Home Finance Worried Experts Say Nigeria’s Debt May Hit N34trn by Year-end
Finance - News - October 7, 2020

Worried Experts Say Nigeria’s Debt May Hit N34trn by Year-end

Economic experts in Nigeria are worried that the country’s rising debt portfolio is becoming unsustainable as it may hit N34 trillion by the end of 2020.

According to an earlier report by the country’s Debt Management Office, the public debt stock grew by eight percent to N31 trillion at the end of the second quarter, which translates to 21 percent of the Gross Domestic Product.

While expressing concerns over the debt issues, the President of the Lagos Chamber of Commerce and Industry (LCCI), Toki Mabogunje, said the rising debt was fueled by the upward trend in debt-service to revenue ratio from 60 percent by year-end 2019 to 72 percent as of May 2020.

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Speaking at the Chamber’s Annual General Meeting on Tuesday, Oct. 6, Mabogunje said, “At the peak of the pandemic in the second quarter, the Federal Government received financial support worth $3.4bn and $288.5m from the International Monetary Fund and the African Development Bank respectively, while negotiations are also on-going for a cumulative $1.8bn credit support from the World Bank, AfDB and Islamic Development Bank.

“The high level of debt servicing continues to hinder robust investments in hard and soft infrastructures which are key to stimulating productivity and improving living standards”.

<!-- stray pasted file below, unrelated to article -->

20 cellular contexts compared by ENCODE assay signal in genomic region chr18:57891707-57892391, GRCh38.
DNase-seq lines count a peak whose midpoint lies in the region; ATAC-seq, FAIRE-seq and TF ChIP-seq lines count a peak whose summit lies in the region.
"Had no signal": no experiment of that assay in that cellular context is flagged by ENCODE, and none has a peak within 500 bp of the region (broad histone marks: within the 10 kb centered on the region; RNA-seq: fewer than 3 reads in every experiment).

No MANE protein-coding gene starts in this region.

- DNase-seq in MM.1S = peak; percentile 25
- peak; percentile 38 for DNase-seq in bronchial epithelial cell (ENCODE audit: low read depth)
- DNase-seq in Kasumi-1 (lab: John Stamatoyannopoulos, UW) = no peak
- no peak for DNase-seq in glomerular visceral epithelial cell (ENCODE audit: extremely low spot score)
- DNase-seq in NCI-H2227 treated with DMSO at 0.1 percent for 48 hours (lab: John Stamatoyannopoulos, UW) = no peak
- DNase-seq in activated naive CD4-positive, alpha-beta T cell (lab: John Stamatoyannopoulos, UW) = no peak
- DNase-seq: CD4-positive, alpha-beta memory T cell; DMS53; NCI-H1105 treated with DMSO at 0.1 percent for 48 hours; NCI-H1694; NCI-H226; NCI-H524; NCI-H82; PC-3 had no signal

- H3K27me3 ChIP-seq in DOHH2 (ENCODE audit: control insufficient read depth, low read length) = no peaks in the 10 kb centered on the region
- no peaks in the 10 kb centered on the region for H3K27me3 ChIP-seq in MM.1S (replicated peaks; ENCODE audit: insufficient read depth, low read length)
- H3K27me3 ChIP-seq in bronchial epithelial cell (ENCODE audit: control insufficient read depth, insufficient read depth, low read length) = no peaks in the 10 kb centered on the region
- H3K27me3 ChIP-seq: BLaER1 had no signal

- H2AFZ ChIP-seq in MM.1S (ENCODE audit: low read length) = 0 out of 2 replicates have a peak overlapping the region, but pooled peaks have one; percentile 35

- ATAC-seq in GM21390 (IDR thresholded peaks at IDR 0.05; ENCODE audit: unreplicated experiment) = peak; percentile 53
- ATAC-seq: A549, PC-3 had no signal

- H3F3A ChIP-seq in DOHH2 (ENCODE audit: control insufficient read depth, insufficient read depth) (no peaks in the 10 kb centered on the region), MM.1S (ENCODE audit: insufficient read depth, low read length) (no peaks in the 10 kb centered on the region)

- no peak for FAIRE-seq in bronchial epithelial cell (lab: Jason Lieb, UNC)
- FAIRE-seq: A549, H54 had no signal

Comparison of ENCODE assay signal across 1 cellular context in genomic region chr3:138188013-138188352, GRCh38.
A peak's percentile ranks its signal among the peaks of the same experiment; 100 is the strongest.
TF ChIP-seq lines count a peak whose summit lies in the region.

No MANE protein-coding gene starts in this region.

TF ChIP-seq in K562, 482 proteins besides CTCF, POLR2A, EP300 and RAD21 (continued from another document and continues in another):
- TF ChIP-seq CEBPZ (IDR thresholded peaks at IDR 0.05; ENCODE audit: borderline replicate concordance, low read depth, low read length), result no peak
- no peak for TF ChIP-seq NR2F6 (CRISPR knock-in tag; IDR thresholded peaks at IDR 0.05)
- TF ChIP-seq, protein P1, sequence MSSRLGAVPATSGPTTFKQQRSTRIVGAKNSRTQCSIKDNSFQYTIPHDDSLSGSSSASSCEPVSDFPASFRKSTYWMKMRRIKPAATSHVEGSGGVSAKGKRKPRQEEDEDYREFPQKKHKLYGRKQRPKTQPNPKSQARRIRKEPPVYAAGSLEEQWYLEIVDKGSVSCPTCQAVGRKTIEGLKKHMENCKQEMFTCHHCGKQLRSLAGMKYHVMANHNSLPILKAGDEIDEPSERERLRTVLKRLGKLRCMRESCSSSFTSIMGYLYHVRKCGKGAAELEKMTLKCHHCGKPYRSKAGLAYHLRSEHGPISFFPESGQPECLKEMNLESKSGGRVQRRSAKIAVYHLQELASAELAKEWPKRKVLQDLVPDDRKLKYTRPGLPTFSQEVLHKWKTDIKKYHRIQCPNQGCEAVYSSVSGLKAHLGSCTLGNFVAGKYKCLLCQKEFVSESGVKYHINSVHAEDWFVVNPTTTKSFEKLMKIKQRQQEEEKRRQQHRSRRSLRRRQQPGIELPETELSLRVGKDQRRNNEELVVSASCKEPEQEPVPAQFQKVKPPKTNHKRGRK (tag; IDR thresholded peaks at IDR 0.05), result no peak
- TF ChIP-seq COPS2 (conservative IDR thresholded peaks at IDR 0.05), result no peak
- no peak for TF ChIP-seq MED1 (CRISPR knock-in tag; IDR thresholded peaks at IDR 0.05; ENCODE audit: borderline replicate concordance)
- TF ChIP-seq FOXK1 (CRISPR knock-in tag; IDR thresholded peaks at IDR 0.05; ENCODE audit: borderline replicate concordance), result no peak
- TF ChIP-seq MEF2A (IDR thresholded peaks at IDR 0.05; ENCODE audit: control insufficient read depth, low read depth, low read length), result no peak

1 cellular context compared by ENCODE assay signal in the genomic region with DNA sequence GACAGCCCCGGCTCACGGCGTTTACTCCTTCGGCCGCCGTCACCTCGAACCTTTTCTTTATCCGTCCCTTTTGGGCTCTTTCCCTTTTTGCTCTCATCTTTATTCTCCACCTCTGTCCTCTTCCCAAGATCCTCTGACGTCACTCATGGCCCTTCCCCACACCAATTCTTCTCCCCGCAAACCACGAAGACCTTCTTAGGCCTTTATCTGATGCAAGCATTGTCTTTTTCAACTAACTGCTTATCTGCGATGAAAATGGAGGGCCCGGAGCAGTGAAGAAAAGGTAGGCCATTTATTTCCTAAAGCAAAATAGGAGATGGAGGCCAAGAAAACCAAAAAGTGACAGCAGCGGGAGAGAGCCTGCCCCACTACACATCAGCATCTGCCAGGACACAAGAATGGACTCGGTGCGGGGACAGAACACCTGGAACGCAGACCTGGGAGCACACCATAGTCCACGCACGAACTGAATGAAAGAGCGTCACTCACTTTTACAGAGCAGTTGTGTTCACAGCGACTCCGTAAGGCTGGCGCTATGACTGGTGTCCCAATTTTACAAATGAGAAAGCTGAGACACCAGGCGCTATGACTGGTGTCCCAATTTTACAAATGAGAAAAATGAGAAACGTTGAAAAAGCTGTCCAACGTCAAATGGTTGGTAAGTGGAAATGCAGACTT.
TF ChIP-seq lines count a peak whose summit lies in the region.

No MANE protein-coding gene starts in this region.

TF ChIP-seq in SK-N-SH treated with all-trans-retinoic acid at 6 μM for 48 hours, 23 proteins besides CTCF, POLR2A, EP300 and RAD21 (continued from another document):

She added that the poor economic performance is glaringly reflected in how badly the key sectors of the economy are doing, with numbers showing that 19 sectors contracted, 14 in recession, 11 expanded, and two sectors had moderation in growth.

She said, “While we commend policymakers for their interventions in reflating the economy and supporting businesses, we urge that special attention be given to sectors severely impacted by the pandemic.

“The federal and state governments need to expeditiously redirect attention to these sectors including aviation, hospitality, entertainment, and manufacturing.

“This has become necessary to protect jobs, preserve investments and provide the much-needed liquidity required to revive these sectors.”

The LCCI, however, believe that with the decline being recorded in the rate of COVID-19 confirmed cases and more lifting of ban on businesses, there may be upward performance in the GDP by the third quarter.

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